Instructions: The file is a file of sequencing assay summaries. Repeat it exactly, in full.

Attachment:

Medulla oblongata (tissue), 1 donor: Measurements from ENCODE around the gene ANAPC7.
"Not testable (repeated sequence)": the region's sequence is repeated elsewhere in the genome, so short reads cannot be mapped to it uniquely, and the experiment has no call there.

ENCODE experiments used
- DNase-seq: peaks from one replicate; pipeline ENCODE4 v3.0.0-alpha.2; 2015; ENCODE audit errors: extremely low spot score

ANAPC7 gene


Medulla oblongata (tissue), 1 donor: Measurements from ENCODE around the gene ANAPC7.
"Not testable (repeated sequence)": the region's sequence is repeated elsewhere in the genome, so short reads cannot be mapped to it uniquely, and the experiment has no call there.

ENCODE experiments used
- DNase-seq: peaks from one replicate; pipeline ENCODE4 v3.0.0-alpha.2; 2015; ENCODE audit errors: extremely low spot score

ANAPC7 gene